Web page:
For many of us, Spatial Thinking, being aware of a physical location and how it affects the idea you're looking at, might not be something we consider on a daily basis. For Alex Clark, founder of Clearview Geographic LLC., it's what he does for a living. Before launching his business in March of 2018, Clark spent two years working as an Environmental Scientist and GIS Specialist with Zev Cohen and Associates. Before that, he worked as a Digital Cartographer in DeLand.
"I originally went in the industry without knowing what I was getting into," Clark said. "I quickly recognized there was a lot more potential, in terms of service and software related GIS applications, than what I did in college and in my professional life. I figured why not go for it. Leaving a steady job for the unknown was scary, but in the long term it will pay off."
Clearview Geographic's services include Business Intelligence Analytics, Database Optimization and Design, Location and Geographic Research, and Custom Cartography and Mapping. Clark plans to incorporate Drone Imagery and Video within the next few months after obtaining the appropriate FAA license. "When I meet with a business owner and they start talking about sales and new projects they're working on, my mind immediately goes to the following types of questions: Where are the sales at? What factors in that location are affecting sales? How can we improve logistics in getting employees there to work on a particular project? It's about taking abstract concepts and overlaying them onto maps and then doing data analysis."
Clark shared a few examples of how businesses can utilize his services. "If an irrigation company installs 500 feet of pipe and sprinkler heads in various locations, that information, including receipts, transactions, and maintenance instructions, or anything else related to the installation, can be mapped and stored in a database that we maintain," he said. "The customer, the irrigation company and even future landscapers could all have access to the map and attached information, thus improving the possibility of a quick resolution if something were to break."
Another example Clark gave was using his services to better map the location of Gopher Tortoises on construction sites. "With GIS, you can attach more than just the location of the tortoise burrows," he said. "You can add things like, burrow size, densities, surrounding foliage, etc., to help give a bigger picture of the tortoise's impact in a particular area. This type of GIS allows a specialist to identify trends based on location that they weren't necessarily aware of before."
Looking ahead, Clark plans to purchase an advanced license and a few extensions to give him more geo-processing capability. These new capabilities include remote sensing technologies that would allow him to take data points, get ground truth points and, using various tool sets, allow one data point to be projected across entire data sets. This can be used for habitat analysis, vegetation monitoring, finding exotic species and other large scale mapping projects. With the drone and extensions of GIS, Clark explained that you can take drone footage of 10,000 acres and project the information across the entire area without having to physically verify everything.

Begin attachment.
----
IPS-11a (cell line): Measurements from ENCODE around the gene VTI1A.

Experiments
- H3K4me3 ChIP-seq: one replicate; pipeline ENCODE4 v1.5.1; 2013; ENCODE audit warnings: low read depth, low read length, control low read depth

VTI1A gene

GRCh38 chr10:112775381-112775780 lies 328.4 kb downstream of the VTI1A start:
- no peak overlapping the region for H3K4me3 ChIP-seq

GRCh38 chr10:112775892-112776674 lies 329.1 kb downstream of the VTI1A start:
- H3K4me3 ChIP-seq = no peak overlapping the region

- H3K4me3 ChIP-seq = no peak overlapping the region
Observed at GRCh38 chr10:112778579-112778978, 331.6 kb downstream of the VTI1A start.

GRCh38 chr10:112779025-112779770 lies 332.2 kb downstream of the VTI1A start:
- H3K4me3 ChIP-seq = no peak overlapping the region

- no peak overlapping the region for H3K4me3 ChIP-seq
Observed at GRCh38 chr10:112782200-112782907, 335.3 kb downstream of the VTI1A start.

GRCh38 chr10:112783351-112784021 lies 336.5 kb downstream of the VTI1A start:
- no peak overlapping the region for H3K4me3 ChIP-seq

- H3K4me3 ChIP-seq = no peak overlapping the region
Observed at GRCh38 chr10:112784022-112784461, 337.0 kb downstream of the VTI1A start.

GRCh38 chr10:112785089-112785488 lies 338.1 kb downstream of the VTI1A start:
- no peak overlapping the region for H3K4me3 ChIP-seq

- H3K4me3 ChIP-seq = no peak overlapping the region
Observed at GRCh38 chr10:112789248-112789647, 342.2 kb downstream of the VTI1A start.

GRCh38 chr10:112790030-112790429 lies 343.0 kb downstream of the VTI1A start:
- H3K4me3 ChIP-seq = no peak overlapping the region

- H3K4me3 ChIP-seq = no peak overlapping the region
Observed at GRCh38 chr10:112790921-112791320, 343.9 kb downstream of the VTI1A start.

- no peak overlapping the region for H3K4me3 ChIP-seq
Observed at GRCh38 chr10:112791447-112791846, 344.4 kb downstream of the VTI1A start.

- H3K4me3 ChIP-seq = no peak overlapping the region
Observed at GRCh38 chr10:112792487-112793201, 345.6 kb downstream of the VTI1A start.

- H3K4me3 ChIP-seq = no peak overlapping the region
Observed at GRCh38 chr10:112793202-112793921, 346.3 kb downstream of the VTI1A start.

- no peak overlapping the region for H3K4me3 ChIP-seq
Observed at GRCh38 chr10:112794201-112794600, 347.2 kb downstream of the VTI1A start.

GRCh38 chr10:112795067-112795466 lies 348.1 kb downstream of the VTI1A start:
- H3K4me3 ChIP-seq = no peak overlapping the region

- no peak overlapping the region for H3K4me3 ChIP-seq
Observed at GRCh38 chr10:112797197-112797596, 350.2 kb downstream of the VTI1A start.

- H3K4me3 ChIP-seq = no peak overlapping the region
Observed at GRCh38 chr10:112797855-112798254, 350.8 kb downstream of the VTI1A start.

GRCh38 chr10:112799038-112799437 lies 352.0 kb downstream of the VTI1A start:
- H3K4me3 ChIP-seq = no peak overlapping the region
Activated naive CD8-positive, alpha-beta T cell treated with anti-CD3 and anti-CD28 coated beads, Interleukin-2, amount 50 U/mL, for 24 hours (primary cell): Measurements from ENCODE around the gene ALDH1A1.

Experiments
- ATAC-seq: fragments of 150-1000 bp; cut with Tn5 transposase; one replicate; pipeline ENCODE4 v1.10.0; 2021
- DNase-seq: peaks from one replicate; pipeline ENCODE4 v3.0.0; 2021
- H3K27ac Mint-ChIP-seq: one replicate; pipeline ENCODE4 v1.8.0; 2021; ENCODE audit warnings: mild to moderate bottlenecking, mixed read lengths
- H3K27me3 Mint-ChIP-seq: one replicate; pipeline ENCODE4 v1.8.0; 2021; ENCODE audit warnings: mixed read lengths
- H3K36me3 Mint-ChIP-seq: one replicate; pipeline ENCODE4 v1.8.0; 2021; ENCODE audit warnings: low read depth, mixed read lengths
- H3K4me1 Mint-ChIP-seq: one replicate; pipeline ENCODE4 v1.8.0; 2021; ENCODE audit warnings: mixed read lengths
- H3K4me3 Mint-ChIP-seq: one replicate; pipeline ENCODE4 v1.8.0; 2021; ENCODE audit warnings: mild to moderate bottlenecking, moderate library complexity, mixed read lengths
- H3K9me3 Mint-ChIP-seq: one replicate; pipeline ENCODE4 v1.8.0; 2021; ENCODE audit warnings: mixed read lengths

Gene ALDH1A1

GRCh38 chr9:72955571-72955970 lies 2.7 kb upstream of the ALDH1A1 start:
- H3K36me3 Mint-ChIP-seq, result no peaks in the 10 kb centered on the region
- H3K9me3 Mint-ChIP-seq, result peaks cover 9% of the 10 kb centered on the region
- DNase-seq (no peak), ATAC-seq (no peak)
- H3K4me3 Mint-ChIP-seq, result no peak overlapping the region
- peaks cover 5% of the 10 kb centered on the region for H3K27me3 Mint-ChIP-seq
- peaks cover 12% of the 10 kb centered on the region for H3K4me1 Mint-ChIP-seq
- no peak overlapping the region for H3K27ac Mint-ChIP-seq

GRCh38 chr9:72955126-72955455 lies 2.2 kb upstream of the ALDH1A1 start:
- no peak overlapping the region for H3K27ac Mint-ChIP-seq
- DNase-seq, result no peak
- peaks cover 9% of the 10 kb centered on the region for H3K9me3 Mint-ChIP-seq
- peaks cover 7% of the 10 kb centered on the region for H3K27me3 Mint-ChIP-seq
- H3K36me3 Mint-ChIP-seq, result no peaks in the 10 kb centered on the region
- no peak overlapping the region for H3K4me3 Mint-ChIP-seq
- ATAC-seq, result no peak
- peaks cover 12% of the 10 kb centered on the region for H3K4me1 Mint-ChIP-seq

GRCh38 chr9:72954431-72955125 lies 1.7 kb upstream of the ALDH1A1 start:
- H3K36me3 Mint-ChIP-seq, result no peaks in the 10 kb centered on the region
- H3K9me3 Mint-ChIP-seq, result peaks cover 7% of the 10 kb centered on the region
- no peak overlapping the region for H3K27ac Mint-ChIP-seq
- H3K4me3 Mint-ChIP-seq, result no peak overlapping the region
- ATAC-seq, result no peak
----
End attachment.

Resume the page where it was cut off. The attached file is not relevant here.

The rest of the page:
Clark's business is unique in that he's trying to take all the various uses for GIS and house them in one area to improve the quality of cartography and underlying data; all GIS specialists have their own methodology – which increase the possibility of error and inconsistency across datasets. Clark explained, "GIS can be used to map wetlands, to do route planning for 911 services and by the forest service to fight forest fires. GIS services usually don't exist as a stand alone business. They're usually housed within existing companies, focused on particular specialties such as, 911 services, City Planning and Environmental agencies. Bringing multiple GIS applications together under one roof can increase the accessibility for useful data-driven insight to be shared with those who don’t have access to such technology."
The idea is still in beta, but he plans to offer a yearly subscription for his customers to be included into a database. The idea is to give non GIS users the ability to do rudimentary GIS work to find resources they may need. ArcGIS online allows GIS developers to display data, almost like a google maps utility. Clark's plan is to put a tool, similar to a political district map, into the hands of customers that want to "live locally".
Clearview Geographic's mission is to stimulate economic develop and growth across the United States by providing businesses with the necessary resources to more comfortably push the envelope. Clark is working hard to make this happen. By utilizing local resources, such as CareerSource Flagler/Volusia, SCORE, and thinking outside the box, Clark is laser focused on making his company a one-stop-shop for GIS, data management, and business resource creation.
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